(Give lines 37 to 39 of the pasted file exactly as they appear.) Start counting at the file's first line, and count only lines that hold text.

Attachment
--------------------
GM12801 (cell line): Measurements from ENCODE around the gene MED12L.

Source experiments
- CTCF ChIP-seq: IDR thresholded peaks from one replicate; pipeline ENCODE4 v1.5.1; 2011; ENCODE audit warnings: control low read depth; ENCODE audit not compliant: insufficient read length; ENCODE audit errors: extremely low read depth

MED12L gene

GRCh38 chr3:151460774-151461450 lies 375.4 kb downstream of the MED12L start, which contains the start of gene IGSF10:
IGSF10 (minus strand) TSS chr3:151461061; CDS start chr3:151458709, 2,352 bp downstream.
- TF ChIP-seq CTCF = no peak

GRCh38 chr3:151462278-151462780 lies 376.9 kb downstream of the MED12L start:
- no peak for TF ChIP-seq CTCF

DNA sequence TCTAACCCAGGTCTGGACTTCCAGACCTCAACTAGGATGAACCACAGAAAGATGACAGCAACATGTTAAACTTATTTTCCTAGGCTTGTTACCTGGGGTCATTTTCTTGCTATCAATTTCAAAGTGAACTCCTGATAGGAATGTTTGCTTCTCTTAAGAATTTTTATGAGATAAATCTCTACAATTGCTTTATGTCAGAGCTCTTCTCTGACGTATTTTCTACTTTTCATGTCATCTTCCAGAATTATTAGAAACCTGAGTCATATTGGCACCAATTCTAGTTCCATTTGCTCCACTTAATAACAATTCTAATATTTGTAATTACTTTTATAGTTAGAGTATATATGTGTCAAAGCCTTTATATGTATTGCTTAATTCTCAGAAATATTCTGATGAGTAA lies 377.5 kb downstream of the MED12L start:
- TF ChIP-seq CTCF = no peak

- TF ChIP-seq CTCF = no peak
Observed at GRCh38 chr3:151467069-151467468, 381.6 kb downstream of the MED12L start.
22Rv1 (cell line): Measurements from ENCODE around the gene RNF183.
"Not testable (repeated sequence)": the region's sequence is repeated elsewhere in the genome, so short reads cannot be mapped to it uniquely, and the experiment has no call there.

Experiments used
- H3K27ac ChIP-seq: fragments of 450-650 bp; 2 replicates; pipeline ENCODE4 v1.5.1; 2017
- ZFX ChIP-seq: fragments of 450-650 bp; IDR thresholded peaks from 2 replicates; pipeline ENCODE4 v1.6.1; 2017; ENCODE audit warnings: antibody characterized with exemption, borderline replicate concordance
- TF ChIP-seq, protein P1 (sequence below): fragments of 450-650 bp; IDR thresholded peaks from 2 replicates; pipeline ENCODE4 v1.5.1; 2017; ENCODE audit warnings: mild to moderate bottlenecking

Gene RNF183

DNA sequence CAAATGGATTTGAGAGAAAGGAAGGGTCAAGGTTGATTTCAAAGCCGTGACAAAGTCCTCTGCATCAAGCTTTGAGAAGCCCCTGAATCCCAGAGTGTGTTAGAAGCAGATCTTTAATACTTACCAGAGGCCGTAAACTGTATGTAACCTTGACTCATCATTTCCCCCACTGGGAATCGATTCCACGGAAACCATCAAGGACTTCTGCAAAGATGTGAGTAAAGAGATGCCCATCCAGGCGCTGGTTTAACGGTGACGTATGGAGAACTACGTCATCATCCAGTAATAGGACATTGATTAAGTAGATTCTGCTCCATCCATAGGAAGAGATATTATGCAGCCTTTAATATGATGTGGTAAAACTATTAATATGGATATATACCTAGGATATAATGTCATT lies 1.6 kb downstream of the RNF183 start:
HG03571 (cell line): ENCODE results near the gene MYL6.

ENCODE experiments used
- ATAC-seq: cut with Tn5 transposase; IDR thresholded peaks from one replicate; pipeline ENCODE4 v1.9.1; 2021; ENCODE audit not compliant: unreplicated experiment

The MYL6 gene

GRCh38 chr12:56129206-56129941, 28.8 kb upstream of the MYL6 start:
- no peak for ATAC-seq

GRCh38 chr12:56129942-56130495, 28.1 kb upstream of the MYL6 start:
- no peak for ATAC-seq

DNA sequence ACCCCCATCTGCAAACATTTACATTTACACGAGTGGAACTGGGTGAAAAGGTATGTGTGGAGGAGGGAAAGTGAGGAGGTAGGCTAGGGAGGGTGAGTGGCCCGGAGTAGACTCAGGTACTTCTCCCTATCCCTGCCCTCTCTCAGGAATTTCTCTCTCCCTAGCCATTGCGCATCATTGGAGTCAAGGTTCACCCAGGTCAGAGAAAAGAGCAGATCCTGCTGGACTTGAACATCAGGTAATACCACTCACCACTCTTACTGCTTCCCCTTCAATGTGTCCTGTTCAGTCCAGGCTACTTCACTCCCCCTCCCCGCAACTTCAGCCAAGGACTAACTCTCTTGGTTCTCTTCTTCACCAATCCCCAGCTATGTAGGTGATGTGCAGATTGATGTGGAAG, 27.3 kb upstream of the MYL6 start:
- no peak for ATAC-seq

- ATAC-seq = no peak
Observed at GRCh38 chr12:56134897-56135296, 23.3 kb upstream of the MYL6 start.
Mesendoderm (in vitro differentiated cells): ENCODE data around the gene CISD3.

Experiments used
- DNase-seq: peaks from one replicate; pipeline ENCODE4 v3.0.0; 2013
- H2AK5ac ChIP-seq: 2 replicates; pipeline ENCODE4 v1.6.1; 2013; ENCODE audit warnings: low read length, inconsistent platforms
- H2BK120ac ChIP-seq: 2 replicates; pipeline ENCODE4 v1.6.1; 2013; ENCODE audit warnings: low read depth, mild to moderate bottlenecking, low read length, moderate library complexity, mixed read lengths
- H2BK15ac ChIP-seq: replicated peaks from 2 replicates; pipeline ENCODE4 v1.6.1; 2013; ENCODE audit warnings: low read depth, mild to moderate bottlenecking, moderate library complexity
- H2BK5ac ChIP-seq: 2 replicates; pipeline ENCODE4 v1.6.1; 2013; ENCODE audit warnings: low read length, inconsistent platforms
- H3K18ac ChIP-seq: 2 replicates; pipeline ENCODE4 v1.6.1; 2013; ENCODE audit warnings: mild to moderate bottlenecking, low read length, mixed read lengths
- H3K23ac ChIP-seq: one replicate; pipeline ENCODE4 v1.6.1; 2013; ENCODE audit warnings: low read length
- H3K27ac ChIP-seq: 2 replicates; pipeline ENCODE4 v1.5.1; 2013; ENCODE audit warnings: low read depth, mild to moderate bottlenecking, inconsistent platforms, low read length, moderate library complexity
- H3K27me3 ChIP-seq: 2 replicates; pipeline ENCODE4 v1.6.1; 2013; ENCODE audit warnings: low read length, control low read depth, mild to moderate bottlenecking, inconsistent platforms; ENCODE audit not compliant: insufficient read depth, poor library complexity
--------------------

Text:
- H2AK5ac ChIP-seq: 2 replicates; pipeline ENCODE4 v1.6.1; 2013; ENCODE audit warnings: low read length, inconsistent platforms
- H2BK120ac ChIP-seq: 2 replicates; pipeline ENCODE4 v1.6.1; 2013; ENCODE audit warnings: low read depth, mild to moderate bottlenecking, low read length, moderate library complexity, mixed read lengths
- H2BK15ac ChIP-seq: replicated peaks from 2 replicates; pipeline ENCODE4 v1.6.1; 2013; ENCODE audit warnings: low read depth, mild to moderate bottlenecking, moderate library complexity